Objective: To investigate the mechanism underlying neutrophil migration into the articular cavity in experimental arthritis and, by extension, human inflammatory synovitis.
Methods: Antigen-induced arthritis (AIA) was generated in mice with methylated bovine serum albumin (mBSA). Migration assays and histologic analysis were used to evaluate neutrophil recruitment to knee joints. Levels of inflammatory mediators were measured by enzyme-linked immunosorbent assay. Antibodies and pharmacologic inhibitors were used in vivo to determine the role of specific disease mediators. Samples of synovial tissue and synovial fluid from rheumatoid arthritis (RA) or osteoarthritis patients were evaluated for CXCL1 and CXCL5 expression.
Results: High levels of CXCL1, CXCL5, and leukotriene B4 (LTB4) were expressed in the joints of arthritic mice. Confirming their respective functional roles, repertaxin (a CXCR1/CXCR2 receptor antagonist), anti-CXCL1 antibody, anti-CXCL5 antibody, and MK886 (a leukotriene synthesis inhibitor) reduced mBSA-induced neutrophil migration to knee joints. Repertaxin reduced LTB4 production in joint tissue, and neutrophil recruitment induced by CXCL1 or CXCL5 was inhibited by MK886, suggesting a sequential mechanism. Levels of both CXCL1 and CXCL5 were elevated in synovial fluid and were released in vitro by RA synovial tissues. Moreover, RA synovial fluid neutrophils stimulated with CXCL1 or CXCL5 released significant amounts of LTB4.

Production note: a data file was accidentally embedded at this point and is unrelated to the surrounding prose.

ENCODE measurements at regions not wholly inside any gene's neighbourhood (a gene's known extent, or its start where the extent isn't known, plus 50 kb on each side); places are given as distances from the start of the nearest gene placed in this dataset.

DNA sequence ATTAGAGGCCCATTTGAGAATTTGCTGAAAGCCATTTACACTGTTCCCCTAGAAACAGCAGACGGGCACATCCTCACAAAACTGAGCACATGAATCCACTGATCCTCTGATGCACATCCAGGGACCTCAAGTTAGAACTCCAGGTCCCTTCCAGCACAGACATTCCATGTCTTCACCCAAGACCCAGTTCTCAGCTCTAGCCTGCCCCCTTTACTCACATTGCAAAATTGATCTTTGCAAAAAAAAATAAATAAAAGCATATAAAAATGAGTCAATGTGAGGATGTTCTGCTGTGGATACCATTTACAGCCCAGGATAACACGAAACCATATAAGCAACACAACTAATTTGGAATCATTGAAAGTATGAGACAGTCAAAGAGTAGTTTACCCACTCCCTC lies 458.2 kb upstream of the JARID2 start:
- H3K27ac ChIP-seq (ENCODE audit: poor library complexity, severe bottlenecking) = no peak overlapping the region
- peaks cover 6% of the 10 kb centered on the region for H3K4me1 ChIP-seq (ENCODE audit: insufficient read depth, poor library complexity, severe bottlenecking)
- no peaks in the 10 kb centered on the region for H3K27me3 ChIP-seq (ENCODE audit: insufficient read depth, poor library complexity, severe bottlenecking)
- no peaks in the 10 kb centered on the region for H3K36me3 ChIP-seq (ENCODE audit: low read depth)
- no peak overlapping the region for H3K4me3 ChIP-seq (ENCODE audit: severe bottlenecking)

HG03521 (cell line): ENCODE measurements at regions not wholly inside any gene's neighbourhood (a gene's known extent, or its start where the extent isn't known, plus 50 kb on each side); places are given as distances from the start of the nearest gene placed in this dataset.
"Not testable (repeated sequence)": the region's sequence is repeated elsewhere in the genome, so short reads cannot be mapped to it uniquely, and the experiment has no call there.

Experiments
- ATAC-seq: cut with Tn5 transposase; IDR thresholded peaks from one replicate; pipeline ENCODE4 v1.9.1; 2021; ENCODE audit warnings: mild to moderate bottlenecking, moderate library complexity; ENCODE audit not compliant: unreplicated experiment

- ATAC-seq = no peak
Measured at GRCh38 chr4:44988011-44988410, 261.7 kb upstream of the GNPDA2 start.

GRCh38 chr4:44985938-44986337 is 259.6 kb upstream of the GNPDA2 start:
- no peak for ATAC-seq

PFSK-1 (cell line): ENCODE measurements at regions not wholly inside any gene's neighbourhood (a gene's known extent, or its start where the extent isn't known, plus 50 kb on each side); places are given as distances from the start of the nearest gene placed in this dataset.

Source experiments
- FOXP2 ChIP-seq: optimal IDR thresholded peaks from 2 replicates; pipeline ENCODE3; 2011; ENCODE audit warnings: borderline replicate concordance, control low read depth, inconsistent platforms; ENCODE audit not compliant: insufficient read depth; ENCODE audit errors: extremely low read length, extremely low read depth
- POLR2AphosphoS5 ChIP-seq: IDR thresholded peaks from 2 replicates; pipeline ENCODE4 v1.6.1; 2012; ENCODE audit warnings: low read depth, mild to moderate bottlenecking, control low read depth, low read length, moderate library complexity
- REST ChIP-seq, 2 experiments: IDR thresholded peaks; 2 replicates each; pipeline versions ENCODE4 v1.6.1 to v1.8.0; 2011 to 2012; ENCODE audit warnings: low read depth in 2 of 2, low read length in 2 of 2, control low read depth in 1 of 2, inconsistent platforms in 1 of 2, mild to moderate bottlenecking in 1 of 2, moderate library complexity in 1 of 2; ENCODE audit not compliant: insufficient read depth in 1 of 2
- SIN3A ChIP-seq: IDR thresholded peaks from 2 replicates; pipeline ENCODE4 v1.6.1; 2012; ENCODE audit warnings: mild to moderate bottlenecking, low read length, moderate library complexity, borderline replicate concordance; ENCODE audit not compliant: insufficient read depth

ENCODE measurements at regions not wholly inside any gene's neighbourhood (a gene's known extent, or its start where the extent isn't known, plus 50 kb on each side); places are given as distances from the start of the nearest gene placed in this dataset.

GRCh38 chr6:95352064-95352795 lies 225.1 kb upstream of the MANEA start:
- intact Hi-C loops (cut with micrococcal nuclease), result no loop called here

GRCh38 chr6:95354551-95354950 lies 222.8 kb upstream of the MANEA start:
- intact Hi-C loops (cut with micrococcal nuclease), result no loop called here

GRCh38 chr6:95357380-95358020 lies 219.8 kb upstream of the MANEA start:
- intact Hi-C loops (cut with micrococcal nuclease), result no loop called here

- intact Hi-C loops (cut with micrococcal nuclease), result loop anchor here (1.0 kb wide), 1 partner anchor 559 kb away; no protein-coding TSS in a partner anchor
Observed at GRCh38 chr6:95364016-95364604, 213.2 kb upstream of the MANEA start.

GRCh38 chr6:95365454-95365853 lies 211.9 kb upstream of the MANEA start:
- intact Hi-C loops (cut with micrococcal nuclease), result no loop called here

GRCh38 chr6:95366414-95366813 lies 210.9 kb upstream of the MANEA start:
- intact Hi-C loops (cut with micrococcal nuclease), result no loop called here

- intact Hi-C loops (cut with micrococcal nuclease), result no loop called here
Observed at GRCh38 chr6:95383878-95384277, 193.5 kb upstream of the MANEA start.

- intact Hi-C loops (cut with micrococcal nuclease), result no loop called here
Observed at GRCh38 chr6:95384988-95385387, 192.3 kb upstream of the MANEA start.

Conclusion: Our data implicate CXCL1, CXCL5, and LTB4, acting sequentially, in neutrophil migration in AIA. Elevated levels of CXCL1 and CXCL5 in the synovial compartment of RA patients provide robust comparative data indicating that this mechanism plays a role in inflammatory joint disease. Together, these results suggest that inhibition of CXCL1, CXCL5, or LTB4 may represent a potential therapeutic strategy in RA.